Trees also prevent soil erosion. Fewer forests means less arable land for farming and more mudslides. And for those who rely on the goods of the forests for their livelihoods rather than farming, their natural resources disappear along with the habitat.

“People don’t understand—especially people in the U.S. who are not experiencing desertification or drought—the connection to climate change,” said Anthony Bucci III, a public affairs and media intern at the United Nations Foundation. Bucci’s work at the UN supports the Earth To Paris initiative, which raises public awareness about climate change in time for the 2015 Paris Climate Conference this December. 

Consumerism plays a part too. Every purchase has an impact, with the materials coming from some natural source. While making sustainable choices is important, some worry that with the increasing rates of global population growth, greenhouse gas emissions and biodiversity loss, telling people to conserve water and recycle may not be enough.

“Some people argue, ‘Forget those small steps, it’s too late for them; we need to do something drastic,'” Kim said. “I don’t think it’s either/or. You have to do both. You have to set the culture of doing things and being aware of what the impacts of your actions are.”


In 2015, the UN unveiled 17 Sustainable Development Goals (SDGs) meant to build off the momentum of the eight Millennium Development Goals (MDGs) that spanned from 2000 to 2015. Only one MDG focused on the environment: Goal 7—ensure environmental sustainability. In contrast, six of the SDGs focus specifically on sustainability and the environment. 

“With the SDGs, one of the most exciting parts of them is that they were deliberately crafted to be interconnected with one another,” Bucci said. “There are some that will be more challenging than others, but that’s the nature of issues like climate change: that they touch on everything.”

The SDGs, like the MDGs, are ambitious. One goal, for example, aims to promote sustainable management of all types of forests, halt deforestation and restore degraded forests by 2020. Some, however, are skeptical of the impact the goals will actually have. 

“They seem really lofty and I want to know is how do you make sure that countries are accountable for these?” van Doorn said. “If they’ve signed them or agreed to them, what does that mean?”

Bucci said that countries are not merely signing onto the UN’s proposal, but were integral in developing the SDGs.

“These SDGs were developed through an extensive multi-year process in which there was a deliberate effort to make sure that communities from around the world, from the smallest communities and local efforts to international organizations and countries, submitting their own ideas about what the SDGs should be,” he said. “So I wouldn’t necessarily say that it’s top-down, but that everyone was a part of that.”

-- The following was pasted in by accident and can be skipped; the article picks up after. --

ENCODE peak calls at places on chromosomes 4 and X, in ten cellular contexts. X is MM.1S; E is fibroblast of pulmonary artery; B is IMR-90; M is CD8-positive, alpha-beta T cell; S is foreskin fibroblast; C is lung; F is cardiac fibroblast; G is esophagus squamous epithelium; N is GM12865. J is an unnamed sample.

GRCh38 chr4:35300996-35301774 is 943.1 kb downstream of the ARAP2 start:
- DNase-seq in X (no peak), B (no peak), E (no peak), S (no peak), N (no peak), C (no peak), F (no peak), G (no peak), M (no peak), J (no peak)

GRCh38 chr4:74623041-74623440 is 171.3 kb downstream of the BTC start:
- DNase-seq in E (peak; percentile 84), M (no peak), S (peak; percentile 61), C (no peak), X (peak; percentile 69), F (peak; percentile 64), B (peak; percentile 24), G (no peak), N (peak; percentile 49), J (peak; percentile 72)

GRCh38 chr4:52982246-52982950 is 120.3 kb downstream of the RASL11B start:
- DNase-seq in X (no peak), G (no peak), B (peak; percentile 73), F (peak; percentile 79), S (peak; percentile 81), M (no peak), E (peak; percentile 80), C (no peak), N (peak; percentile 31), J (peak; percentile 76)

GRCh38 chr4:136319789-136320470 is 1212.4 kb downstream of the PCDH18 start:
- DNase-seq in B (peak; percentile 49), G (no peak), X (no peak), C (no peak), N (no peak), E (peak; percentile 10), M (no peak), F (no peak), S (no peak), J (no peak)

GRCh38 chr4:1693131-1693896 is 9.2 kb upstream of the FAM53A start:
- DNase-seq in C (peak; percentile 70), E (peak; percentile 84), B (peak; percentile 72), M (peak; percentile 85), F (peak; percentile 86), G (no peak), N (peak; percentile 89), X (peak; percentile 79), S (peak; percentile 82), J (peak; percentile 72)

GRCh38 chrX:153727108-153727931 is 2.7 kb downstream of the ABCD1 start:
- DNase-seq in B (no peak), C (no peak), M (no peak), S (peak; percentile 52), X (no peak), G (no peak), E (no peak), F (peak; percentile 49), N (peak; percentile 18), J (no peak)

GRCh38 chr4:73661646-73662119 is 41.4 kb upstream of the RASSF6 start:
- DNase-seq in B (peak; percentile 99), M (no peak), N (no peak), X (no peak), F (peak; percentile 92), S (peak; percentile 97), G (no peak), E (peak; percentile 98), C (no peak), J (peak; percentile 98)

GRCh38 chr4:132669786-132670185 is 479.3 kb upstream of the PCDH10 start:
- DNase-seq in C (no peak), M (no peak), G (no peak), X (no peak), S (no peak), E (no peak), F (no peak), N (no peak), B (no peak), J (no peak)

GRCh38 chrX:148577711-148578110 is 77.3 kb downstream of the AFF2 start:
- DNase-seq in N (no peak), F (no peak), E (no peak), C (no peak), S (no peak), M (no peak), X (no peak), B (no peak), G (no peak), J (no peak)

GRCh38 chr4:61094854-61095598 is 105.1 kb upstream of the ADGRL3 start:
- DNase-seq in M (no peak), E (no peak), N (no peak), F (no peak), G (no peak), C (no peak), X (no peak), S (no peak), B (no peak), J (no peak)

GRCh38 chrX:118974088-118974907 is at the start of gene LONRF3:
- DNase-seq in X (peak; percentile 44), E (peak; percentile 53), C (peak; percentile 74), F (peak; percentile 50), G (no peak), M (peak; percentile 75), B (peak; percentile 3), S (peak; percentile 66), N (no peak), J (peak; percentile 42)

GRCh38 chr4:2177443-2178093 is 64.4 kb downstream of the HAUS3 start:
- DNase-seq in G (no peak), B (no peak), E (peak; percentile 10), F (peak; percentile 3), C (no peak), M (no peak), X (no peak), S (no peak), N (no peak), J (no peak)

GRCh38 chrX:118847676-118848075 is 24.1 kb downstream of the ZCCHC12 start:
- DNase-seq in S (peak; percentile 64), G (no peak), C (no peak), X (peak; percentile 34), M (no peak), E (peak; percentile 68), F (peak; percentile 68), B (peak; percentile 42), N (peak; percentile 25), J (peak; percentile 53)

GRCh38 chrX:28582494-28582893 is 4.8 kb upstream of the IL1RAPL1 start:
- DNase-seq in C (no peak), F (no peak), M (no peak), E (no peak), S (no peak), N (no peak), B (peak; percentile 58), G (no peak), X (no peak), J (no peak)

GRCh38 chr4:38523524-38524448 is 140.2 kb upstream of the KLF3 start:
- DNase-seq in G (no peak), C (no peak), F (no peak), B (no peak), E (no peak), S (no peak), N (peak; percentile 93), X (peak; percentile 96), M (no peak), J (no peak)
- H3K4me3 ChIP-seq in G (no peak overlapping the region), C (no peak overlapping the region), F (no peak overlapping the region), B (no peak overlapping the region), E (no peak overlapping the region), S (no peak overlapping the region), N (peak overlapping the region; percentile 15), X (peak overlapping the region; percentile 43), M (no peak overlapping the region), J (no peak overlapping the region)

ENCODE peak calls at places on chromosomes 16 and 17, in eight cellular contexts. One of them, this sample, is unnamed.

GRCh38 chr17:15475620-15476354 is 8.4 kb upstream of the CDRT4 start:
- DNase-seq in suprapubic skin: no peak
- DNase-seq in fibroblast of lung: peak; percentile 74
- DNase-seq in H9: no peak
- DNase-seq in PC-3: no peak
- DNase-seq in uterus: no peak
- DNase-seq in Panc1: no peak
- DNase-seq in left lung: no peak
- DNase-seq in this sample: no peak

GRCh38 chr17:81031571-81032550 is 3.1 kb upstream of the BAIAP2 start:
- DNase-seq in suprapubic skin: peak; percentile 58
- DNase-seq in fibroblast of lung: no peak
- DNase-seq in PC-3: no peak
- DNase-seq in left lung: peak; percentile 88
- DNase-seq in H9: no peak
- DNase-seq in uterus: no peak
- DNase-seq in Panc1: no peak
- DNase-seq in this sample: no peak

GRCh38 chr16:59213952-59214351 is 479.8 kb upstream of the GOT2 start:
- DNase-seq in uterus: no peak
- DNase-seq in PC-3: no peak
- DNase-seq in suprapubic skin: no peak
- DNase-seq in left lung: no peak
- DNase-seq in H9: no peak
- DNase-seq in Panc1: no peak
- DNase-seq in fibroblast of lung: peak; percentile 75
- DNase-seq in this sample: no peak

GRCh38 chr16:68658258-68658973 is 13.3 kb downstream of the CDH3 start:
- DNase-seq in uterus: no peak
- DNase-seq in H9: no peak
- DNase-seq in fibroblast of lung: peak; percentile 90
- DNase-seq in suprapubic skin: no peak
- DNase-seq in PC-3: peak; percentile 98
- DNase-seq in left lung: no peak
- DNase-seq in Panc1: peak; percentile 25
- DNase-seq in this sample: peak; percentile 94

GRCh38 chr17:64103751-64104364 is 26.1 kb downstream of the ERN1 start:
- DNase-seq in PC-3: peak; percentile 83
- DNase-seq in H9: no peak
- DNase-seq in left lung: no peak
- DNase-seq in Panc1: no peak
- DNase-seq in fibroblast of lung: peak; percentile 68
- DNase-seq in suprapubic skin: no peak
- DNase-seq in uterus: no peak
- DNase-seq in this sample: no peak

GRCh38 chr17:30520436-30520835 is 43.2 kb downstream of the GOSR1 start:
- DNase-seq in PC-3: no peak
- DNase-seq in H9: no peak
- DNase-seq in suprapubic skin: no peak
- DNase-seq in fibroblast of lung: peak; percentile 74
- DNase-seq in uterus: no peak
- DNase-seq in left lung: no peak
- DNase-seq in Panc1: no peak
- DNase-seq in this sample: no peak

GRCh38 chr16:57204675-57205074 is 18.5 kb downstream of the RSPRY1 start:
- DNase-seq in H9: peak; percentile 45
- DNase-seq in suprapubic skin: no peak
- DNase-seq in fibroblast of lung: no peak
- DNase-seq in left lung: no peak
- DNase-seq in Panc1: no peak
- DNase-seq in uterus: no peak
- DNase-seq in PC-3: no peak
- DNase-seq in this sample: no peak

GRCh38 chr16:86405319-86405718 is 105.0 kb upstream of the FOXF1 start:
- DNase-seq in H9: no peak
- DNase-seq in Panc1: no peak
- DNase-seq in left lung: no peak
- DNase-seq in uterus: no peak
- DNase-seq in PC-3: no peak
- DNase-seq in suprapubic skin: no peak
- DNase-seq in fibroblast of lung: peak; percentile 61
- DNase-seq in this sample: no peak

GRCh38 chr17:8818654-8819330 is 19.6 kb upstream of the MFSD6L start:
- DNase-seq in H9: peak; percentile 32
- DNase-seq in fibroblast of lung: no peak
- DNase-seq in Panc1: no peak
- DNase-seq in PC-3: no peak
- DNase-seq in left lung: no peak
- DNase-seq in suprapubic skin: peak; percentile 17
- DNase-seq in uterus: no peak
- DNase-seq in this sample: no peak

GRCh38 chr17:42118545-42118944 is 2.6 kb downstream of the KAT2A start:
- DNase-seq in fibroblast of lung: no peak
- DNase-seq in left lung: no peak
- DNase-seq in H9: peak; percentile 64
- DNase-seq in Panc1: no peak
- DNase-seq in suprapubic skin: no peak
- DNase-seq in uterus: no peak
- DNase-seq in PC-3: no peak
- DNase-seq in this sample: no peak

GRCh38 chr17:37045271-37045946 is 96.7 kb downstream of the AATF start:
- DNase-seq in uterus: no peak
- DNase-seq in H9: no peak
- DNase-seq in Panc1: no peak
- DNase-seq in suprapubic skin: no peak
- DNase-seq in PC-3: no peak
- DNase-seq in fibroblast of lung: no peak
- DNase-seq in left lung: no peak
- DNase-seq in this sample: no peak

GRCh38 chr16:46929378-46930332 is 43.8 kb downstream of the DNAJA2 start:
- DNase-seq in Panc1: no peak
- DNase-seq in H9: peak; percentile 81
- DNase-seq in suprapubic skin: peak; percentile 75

While FAO data shows that the MDG Goal 7 had some success, especially pertaining to increasing the conservation of forests, Bucci believes that the SDGs stand an even better chance. 

“We wanted to make them interconnected and wanted to make them really idealistic,” Bucci said.“We wanted to make them things that were not always high-in-the-sky, but also achievable and measurable and that we could set as goals to work towards.” 


Scientists vary in their current extinction rate predictions (Kolbert cites a critical 2004 study that predicted anywhere from 10 to 52 percent of the world’s species could go extinct), though most agree that people need to act fast.

According to the Stanford study, avoiding the extinction means a rapid, intensified effort to save threatened species and mitigate the effects of habitat loss, climate change and overexploitation for economic gain.

“There are reasons to be hopeful,” Kim acknowledged. Still, he’s not convinced.

“I’m not terribly optimistic about the long term outlook,” he said. “The best case scenario is that we have small pockets of reasonably intact coral reef ecosystems in fairly isolated places around the world.”

Van Doorn is equally worried.

“I think there are species that are really doomed to extinction at this point because they have such small numbers,”  she said.

Bucci, on the other hand, believes the UN SDGs will play an important role in saving biodiversity.

“The current period of extinction is deeply worrying,” he said. “Embracing the SDGs and taking ambitious yet practical actions will certainly have an impact on mitigating this current extinction event.”

International organizations such as the UN do have an important role to play by participating in global agreements.

“I think that if you put something together that said ‘Oh we’re going to try to prevent 10 percent of the [world’s] biodiversity loss,’ or something more realistic, maybe it would have a hard time to get people to rally behind it,” van Doorn said. “So maybe it’s better to have some lofty goals and you know at least you can make some action towards them.”

For Kim, the agreements that international organizations create matter.

“Nobody wants to feel paralyzed about not being able to change the climate.”

Bucci finds value in tackling climate change through multiple international agreements. He believes that in addition to the UN SDGs, the Paris Climate Conference this December has a big part to play in making the world care about and work towards sustainability. 

“This is the beginning of a centuries-long conversation on how we as humans will live symbiotically with the environment,” he said. 

“What Paris needs to be is the moment that humanity took control of its destiny. A sort of, ‘Mr. Gorbachev, tear down this wall,’ of the climate movement.”